Christmas cards have begun to arrive. That’s okay. Everyone enjoys Christmas cards. For one thing, you can use the cards to brighten the place up. Maybe you are not disposed to decorate the house for Christmas. Maybe you can’t be bothered, or you don’t have even the rudimentary aesthetic sense necessary to distinguish between a swag and a garland. The Christmas cards you get can be a big help.
Some folks tape the cards around doorways. Others crowd the mantle above the fireplace. Some prop the cards on the Christmas tree, or staple them to green baize that you pushpin to a vacant wall, or tape them to the balusters, or paste them in a Christmas album. With any of these techniques, before you know it, your house will look like it was decorated for Christmas by Kathy Lee Gifford and poor Frank. And even if you haven’t the decorating sense of a muskrat, your place is bound to look cheerier than Martha Stewart’s Omnimedia balance sheet.
But what to do with the cards that enclose tales of the family’s year-long exploits, including the medical travails of Uncle Arthur and Aunt Agnes. Tis the season to be thinking about and celebrating ourselves, many of these Christmas correspondents apparently believe. Have a merry, merry memoir — mine, that is — is the way their greeting goes.
I do like the cards that have pictures of the family. But there are some giant pitfalls to guard against. Sometimes the photographs are of children or grandchildren, and who knows who they are? Children change in the course of a year, and they multiply. Captions and identifications are a must, but short and no need to tell us how cute they are. We can judge for ourselves.
You may prefer, as I do, cards that feature pictures of the family or friends that I know, rather than all the little tykes that have come along to complicate things.
I like to recognize these old acquaintances and examine in a clinical way the changes that have taken place. Oh, I might say, Tom’s added a few pounds, hasn’t he? For some, through the wonders of surgical intervention, the deterioration one misses in one’s own mirror but remarks cheerfully in the Christmas images of distant friends, may be absent. Whoa, we say, Missy must have had some serious work done this year.
Or maybe, Hey, wasn’t Henry’s wife a short blonde in last year’s Christmas card? She’s a tall redhead this year. What gives?
(Note to self: Maybe our card this year ought to feature an inanimate object rather than our disintegrating selves.)
The photo-cards that show things, not people, can be just the right choice. Of course, they can also be a bit cheesy. For instance, I remember one Christmas we got a card from an in-law, and the picture was of his farm tractor. No one on it. No explanation. Was it a venerable, collector’s-item tractor, a new tractor, the only thing left after his divorce, the tractor he’d used to bury some recently departed loved one. What? We never found out. It may have been a Hallmark tractor.
Generally, Christmas card pictures of boats are good; pictures of kids lined up on the sofa staring at the TV while they compete in a video game are not. Pictures which show the whole family — parents, grandparents, brothers, sisters, children, in-laws, pets, household help — are good, but crowded and demanding. Pictures of the beloved offspring, slouching and wearing shades, are not. No shades in photos. It’s as repellent as the hat an old tugboat captain of my acquaintance wore, whose legend was “Back Off.”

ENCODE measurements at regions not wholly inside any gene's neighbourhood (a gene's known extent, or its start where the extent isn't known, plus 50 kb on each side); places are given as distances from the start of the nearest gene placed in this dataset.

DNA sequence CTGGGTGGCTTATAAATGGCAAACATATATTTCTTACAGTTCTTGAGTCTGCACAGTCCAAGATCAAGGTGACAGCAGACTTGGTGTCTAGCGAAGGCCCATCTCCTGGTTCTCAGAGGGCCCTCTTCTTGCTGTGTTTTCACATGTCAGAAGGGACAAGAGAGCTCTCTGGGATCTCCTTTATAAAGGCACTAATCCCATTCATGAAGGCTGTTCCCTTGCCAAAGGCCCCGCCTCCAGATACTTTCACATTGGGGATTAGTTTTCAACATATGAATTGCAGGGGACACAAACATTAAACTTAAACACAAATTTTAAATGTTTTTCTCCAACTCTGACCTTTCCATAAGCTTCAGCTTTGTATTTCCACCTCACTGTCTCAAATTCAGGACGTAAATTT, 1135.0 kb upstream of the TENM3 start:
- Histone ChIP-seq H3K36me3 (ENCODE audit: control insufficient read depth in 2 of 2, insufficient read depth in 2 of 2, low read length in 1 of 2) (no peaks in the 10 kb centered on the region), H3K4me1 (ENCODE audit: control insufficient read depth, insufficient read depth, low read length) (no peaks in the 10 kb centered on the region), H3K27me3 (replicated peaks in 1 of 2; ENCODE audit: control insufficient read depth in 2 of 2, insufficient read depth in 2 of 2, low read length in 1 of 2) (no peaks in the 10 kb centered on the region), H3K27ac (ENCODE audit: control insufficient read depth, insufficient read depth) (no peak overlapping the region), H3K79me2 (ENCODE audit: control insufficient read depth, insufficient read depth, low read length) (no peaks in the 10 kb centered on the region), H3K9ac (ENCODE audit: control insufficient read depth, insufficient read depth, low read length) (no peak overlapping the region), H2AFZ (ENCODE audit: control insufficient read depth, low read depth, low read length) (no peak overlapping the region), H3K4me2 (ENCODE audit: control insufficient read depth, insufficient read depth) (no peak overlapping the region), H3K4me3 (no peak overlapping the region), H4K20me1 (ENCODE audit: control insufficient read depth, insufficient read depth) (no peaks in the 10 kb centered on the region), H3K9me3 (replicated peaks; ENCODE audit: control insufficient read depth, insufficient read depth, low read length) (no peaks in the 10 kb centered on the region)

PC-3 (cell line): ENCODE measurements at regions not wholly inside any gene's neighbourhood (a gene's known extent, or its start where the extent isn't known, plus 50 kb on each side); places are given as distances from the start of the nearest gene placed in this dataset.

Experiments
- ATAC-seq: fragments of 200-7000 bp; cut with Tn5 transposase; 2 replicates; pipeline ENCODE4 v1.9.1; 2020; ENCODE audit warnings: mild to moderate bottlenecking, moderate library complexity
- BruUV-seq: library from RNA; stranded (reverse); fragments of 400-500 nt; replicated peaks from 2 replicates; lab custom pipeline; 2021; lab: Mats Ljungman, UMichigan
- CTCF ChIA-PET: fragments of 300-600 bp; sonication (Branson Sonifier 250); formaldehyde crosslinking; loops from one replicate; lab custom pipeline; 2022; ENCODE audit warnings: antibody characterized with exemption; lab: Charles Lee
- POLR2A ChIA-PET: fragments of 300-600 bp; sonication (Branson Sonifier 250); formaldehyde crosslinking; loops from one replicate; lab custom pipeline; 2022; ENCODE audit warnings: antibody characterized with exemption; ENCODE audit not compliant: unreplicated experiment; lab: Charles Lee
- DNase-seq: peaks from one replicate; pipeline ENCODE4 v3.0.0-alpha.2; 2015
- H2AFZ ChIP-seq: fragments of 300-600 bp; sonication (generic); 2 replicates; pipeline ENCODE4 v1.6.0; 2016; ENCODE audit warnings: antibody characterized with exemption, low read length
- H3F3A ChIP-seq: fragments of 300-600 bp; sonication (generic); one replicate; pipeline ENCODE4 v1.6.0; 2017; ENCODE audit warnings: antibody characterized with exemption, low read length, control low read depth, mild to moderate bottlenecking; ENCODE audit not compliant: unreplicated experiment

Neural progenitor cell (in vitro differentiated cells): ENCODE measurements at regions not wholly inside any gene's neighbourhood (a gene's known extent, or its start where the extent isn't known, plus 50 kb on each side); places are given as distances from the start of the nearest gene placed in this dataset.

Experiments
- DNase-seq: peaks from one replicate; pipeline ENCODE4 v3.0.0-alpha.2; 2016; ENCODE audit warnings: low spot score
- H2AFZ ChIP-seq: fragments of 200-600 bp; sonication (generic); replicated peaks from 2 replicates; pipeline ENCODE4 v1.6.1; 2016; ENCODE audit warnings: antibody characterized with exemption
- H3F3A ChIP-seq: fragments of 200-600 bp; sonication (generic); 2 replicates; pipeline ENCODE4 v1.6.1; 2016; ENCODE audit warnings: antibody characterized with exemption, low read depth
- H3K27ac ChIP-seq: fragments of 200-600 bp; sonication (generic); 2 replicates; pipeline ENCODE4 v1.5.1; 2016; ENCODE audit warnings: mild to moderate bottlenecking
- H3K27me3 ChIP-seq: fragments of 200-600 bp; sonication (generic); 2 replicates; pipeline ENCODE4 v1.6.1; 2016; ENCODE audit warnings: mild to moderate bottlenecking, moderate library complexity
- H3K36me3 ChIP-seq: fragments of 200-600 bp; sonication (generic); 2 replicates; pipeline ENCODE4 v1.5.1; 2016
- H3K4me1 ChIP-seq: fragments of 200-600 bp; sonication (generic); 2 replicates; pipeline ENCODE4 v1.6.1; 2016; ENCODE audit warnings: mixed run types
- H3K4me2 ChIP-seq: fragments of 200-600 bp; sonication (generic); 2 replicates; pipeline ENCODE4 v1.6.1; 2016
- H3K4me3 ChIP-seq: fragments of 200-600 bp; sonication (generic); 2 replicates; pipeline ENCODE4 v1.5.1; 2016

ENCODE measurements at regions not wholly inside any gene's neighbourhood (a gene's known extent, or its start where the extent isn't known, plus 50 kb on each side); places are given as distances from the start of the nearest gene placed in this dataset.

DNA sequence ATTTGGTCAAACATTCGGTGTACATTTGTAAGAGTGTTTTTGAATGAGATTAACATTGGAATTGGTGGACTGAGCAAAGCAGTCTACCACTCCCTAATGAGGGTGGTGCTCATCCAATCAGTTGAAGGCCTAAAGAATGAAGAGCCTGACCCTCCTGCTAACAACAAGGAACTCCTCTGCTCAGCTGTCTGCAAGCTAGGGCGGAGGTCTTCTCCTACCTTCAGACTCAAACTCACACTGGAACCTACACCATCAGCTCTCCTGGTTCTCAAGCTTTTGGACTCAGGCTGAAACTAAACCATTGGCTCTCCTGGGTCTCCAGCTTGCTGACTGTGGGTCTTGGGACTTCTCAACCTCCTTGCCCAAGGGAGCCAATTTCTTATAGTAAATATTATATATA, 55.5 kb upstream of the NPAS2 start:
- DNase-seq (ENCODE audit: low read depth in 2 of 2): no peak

In some cases, the welcome greeting from friends and family with whom we’ve been mostly out of touch over the past year includes a letter. I remember one from a few years ago. It reported: “The big news for the Cumbers this year is that little Eric is out of diapers.” My heart sank. Tails of urological transitions are definitely not Christmassy.
Then there was Candy’s Christmas update in which she announced that “Since Geoff left us, we’ve had a bit of a struggle, but we’re gaining ground. Young Geoff Jr. has decided to return to middle school after a hiatus of almost 10 months, during which he almost never left his room. (God, it was a mess when we finally got in there.) I think he blamed me, but my psychiatrist tells me that it’s not my fault and that guilt is an inrushing tide that will drown me. I’m determined to keep my head above water.”
I’m wondering, What happened to Geoff Senior? Did he have a fatal accident? Get lost on a ski trip to Whistler? Join the Taliban? What? It’s a Christmas mystery.
I also wondered about Belinda, Geoff Jr.’s older sister. Nothing about her exploits, though given the incendiary nature of her thirteenth and fourteenth years there may have been too much to tell.
Candy filled in some blanks in the summation. She wrote, “Geoff’s buxom new friend Rusty may be the one featured on his Christmas card this year, but Geoff Jr., Beyonce (formerly Belinda and now expecting), the twins (did I tell you I had twins with my friend Jean-Luc), my mother Grace (who now lives with us, or the other way around as she would have it), and I expect we’ll all be back in our proper places next Christmas when I write again. I say Merry Christmas and Good Will to Men. Though maybe not to every man.”